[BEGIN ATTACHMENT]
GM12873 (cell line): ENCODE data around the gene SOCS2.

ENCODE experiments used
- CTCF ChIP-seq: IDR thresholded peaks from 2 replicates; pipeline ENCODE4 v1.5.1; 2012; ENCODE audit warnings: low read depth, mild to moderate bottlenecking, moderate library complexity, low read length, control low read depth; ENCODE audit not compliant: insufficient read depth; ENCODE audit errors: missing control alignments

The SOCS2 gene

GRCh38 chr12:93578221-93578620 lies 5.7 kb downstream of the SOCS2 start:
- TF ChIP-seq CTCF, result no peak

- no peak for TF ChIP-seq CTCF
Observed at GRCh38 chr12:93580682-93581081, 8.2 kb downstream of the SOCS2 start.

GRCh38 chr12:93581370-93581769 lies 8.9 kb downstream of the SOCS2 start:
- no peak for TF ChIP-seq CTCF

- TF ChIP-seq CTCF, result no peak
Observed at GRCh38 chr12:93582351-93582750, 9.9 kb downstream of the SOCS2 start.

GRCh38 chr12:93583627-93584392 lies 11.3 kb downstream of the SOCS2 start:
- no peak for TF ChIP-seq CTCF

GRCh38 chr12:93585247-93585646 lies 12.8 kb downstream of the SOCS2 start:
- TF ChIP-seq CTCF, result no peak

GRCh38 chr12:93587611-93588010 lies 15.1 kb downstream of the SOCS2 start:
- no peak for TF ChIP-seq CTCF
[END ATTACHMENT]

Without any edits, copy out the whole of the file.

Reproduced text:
GM12873 (cell line): ENCODE data around the gene SOCS2.

ENCODE experiments used
- CTCF ChIP-seq: IDR thresholded peaks from 2 replicates; pipeline ENCODE4 v1.5.1; 2012; ENCODE audit warnings: low read depth, mild to moderate bottlenecking, moderate library complexity, low read length, control low read depth; ENCODE audit not compliant: insufficient read depth; ENCODE audit errors: missing control alignments

The SOCS2 gene

GRCh38 chr12:93578221-93578620 lies 5.7 kb downstream of the SOCS2 start:
- TF ChIP-seq CTCF, result no peak

- no peak for TF ChIP-seq CTCF
Observed at GRCh38 chr12:93580682-93581081, 8.2 kb downstream of the SOCS2 start.

GRCh38 chr12:93581370-93581769 lies 8.9 kb downstream of the SOCS2 start:
- no peak for TF ChIP-seq CTCF

- TF ChIP-seq CTCF, result no peak
Observed at GRCh38 chr12:93582351-93582750, 9.9 kb downstream of the SOCS2 start.

GRCh38 chr12:93583627-93584392 lies 11.3 kb downstream of the SOCS2 start:
- no peak for TF ChIP-seq CTCF

GRCh38 chr12:93585247-93585646 lies 12.8 kb downstream of the SOCS2 start:
- TF ChIP-seq CTCF, result no peak

GRCh38 chr12:93587611-93588010 lies 15.1 kb downstream of the SOCS2 start:
- no peak for TF ChIP-seq CTCF